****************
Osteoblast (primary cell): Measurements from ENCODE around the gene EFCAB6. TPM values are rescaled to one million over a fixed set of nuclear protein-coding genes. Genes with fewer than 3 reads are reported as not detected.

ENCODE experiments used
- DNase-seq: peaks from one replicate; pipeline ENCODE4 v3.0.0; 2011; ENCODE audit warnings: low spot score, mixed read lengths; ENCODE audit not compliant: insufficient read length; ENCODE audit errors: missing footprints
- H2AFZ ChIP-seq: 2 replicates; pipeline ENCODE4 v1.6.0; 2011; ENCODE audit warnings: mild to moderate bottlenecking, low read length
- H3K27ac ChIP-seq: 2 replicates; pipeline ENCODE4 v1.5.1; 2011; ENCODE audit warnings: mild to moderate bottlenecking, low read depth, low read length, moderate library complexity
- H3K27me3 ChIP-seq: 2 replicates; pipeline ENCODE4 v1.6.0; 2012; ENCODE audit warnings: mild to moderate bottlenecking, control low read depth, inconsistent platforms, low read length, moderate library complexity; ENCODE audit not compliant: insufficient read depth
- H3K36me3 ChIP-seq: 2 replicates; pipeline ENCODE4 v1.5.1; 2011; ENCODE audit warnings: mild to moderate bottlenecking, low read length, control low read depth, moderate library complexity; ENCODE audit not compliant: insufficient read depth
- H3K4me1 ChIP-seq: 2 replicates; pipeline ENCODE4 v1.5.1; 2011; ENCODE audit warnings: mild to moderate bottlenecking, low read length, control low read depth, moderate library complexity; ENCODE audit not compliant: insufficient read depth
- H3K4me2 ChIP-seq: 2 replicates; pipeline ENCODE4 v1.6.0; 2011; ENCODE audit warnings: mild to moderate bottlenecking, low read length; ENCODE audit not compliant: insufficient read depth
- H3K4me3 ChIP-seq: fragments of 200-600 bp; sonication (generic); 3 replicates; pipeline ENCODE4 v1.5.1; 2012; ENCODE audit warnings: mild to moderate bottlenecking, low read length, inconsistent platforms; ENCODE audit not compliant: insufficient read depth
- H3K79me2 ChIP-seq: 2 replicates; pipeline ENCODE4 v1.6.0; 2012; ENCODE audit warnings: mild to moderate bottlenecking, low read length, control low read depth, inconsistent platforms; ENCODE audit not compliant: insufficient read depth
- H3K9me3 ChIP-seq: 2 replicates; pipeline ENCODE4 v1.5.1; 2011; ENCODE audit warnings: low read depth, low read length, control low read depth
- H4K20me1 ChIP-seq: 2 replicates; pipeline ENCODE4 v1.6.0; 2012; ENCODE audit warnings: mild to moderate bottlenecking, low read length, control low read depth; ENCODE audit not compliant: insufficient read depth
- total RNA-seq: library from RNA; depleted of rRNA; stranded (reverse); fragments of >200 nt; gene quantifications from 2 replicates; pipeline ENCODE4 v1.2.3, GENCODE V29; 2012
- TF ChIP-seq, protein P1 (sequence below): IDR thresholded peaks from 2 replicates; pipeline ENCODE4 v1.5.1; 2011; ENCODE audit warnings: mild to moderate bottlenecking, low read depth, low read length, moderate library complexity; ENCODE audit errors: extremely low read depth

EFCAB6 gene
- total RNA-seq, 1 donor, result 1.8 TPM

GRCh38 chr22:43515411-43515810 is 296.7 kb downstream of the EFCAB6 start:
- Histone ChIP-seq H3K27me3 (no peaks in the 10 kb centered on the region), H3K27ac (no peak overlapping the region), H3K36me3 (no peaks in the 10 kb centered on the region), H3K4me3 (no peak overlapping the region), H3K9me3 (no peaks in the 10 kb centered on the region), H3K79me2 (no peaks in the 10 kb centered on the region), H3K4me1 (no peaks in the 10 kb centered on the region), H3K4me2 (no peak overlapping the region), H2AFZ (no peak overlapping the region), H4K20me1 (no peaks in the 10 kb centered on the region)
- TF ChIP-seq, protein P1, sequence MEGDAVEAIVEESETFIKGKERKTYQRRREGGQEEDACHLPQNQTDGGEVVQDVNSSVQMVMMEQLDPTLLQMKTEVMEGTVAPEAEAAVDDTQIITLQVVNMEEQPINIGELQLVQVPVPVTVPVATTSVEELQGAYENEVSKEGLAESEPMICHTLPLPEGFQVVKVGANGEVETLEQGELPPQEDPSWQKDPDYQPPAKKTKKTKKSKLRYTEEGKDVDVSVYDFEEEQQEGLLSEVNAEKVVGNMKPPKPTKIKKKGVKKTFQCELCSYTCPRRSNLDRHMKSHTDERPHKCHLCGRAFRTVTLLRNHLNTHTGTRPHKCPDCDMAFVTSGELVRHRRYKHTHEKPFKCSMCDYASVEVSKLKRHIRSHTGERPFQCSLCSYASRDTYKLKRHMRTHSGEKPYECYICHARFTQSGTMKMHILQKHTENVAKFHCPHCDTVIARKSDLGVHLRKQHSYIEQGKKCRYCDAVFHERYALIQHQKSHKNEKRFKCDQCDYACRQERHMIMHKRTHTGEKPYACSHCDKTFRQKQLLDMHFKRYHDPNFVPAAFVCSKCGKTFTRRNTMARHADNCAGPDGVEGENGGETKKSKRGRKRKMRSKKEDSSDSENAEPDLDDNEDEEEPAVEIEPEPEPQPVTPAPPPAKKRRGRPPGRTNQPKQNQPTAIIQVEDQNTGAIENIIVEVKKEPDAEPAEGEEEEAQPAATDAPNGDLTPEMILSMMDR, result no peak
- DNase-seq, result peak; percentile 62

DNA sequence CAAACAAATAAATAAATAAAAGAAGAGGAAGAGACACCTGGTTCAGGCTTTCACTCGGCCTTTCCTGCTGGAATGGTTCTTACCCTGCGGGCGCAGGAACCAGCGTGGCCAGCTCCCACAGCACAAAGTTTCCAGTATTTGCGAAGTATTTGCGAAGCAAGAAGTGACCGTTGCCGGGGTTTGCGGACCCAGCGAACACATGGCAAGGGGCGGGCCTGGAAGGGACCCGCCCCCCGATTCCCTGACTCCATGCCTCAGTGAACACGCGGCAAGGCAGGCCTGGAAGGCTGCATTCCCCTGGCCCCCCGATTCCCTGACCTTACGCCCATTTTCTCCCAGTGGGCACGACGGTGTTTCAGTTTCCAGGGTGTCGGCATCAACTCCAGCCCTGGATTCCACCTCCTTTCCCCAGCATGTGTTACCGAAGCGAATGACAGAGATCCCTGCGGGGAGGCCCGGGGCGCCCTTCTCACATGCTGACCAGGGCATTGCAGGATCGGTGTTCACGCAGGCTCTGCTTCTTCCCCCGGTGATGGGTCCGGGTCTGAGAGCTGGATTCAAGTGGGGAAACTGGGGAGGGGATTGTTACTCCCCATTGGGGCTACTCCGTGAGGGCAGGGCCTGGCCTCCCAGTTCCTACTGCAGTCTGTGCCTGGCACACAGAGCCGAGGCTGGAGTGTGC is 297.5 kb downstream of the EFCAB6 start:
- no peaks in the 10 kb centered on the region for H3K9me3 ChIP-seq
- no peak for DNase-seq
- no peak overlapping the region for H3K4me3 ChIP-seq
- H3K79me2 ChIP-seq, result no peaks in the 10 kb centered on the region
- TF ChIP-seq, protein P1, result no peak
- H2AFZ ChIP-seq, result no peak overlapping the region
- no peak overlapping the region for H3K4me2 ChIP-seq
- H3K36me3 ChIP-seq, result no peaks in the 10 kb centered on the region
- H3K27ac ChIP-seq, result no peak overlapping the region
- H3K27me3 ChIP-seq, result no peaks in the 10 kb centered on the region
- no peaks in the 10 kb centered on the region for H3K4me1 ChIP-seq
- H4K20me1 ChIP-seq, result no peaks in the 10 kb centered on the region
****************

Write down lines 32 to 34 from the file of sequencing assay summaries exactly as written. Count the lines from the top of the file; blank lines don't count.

- H3K27me3 ChIP-seq, result no peaks in the 10 kb centered on the region
- no peaks in the 10 kb centered on the region for H3K4me1 ChIP-seq
- H4K20me1 ChIP-seq, result no peaks in the 10 kb centered on the region